Adiabatic Expansion

Definition - What does Adiabatic Expansion mean?

Adiabatic expansion is a situation whereby an external work acts upon a system at the expense of utilizing internal energy of the gas and results in lowering the temperature of the molecules of gas. It is related to principles of thermodynamics. The terms adiabatic refers to the process in which heat energy is neither gained nor lost by a system.

Petropedia explains Adiabatic Expansion

When gas is compressed, its temperature increases and is said to be in adiabatic compression, however, when the temperature of the same gas drops while keeping pressure constant, it is said to be in adiabatic expansion phase. A free expansion of gas only happens when it is in isothermal process phase. In an adiabatic expansion phase, neither heat is gained nor lost, i.e., “Q” remains zero. Also the adiabatic process happens very quickly so there is no time to exchange heat, i.e., the system is well insulated. Thus, the ideal gas equation from first law of thermodynamics in adiabatic process can be written as:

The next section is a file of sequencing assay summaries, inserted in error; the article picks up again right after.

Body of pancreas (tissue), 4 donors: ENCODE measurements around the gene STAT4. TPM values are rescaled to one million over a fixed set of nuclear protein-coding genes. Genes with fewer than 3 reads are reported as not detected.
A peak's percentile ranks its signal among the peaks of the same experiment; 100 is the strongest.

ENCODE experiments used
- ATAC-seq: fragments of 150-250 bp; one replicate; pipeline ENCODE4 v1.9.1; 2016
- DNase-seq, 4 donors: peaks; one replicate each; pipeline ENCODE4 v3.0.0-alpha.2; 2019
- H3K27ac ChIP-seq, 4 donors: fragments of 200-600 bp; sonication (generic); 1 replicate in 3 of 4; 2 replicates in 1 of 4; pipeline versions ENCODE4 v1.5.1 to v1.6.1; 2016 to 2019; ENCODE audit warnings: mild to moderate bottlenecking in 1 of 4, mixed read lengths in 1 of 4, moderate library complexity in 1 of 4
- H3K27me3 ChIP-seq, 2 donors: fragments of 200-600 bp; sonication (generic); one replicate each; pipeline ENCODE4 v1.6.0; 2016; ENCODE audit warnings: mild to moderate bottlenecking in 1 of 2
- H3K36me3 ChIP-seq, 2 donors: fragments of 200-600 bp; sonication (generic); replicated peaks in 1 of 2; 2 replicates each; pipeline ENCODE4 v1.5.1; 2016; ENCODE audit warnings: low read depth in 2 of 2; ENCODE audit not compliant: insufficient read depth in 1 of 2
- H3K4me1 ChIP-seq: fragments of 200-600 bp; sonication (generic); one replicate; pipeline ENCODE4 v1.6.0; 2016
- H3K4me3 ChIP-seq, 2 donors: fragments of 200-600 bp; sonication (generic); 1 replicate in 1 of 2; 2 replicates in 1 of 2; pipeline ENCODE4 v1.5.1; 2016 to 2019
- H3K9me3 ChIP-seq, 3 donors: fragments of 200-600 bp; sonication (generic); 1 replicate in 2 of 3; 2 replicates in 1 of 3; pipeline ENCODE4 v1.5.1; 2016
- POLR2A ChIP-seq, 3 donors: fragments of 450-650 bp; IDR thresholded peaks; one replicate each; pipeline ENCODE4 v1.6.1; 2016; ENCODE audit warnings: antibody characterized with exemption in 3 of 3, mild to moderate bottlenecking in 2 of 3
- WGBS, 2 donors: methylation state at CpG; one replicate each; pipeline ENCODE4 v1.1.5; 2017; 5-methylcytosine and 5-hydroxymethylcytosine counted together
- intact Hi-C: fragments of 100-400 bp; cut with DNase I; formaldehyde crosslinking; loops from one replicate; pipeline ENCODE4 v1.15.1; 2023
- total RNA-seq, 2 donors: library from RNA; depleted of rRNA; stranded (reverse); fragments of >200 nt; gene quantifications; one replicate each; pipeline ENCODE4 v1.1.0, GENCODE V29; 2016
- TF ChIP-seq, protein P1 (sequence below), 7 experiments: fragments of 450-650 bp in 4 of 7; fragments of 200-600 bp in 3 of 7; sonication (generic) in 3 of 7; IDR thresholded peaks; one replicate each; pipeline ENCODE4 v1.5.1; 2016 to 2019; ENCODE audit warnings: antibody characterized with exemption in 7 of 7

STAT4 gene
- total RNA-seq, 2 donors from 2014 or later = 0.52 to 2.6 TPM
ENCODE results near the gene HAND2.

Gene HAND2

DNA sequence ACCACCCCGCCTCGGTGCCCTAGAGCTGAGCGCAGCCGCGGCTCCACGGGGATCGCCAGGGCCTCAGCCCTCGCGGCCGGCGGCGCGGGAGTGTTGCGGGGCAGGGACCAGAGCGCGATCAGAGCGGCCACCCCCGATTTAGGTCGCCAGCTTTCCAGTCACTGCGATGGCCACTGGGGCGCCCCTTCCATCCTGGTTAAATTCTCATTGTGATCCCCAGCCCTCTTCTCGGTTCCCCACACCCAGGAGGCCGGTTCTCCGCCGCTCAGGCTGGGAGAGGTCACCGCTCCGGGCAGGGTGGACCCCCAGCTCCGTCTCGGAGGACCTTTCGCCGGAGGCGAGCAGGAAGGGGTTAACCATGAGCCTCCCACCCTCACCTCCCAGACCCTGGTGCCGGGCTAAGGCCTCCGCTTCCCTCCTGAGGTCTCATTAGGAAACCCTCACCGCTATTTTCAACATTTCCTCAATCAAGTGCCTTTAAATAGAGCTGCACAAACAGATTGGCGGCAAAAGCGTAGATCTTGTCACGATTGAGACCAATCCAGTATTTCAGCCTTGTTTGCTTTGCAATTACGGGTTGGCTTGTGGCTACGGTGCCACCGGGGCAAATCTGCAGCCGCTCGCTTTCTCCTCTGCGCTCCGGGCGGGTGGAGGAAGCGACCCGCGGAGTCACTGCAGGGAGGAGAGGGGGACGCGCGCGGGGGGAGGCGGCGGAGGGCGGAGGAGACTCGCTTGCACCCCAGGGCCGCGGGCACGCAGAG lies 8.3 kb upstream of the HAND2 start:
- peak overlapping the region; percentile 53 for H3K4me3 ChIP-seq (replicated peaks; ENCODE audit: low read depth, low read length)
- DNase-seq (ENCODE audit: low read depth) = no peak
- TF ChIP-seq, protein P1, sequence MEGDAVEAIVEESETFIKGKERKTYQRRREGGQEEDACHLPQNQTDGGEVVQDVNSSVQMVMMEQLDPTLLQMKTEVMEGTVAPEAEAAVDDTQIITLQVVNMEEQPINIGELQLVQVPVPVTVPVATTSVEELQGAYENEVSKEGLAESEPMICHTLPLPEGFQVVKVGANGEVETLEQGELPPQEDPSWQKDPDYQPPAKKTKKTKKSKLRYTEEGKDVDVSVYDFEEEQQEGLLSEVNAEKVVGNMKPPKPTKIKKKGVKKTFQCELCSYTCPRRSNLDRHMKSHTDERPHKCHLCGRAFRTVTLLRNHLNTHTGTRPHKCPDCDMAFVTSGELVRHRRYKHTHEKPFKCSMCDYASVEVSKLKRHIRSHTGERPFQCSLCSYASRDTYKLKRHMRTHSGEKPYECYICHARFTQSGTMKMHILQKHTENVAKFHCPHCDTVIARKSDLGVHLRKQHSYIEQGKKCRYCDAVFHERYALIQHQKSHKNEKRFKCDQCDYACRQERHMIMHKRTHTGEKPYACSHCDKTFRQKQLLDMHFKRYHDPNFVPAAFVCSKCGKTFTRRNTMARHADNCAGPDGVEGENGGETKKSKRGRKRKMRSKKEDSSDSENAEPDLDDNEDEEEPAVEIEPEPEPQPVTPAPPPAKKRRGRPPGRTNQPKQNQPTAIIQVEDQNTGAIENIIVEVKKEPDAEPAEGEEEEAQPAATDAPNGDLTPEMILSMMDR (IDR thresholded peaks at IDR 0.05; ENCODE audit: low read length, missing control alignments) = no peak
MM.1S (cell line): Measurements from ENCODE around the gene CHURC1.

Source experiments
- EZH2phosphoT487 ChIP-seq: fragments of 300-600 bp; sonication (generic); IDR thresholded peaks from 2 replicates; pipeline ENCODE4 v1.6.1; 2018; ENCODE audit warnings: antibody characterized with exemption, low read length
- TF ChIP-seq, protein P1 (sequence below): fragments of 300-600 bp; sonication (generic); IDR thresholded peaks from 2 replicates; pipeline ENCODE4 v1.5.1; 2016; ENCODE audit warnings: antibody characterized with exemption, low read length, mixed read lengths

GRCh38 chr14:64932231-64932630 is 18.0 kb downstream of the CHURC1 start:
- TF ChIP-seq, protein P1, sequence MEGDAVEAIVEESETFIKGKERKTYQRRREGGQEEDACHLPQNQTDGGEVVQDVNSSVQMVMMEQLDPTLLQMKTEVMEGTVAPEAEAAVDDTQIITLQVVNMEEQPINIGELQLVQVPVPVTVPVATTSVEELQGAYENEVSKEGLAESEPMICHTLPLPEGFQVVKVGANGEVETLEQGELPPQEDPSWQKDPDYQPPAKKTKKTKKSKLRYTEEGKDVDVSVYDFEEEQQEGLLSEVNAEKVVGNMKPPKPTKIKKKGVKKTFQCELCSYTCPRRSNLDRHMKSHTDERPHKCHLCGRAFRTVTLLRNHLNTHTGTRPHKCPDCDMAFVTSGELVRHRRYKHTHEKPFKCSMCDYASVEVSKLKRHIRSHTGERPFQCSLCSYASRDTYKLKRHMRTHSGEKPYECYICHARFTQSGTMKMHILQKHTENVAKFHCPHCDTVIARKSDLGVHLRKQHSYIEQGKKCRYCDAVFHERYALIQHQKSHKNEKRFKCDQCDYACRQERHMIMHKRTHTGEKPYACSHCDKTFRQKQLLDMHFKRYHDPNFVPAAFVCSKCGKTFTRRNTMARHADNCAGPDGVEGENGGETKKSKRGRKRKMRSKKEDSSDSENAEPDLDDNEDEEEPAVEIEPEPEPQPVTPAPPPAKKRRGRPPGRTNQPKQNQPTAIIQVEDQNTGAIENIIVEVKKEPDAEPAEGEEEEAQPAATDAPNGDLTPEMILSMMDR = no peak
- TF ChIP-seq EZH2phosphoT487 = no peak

n.Cv.dT = - P.dV

P.dV + V.dP = n.R.dT

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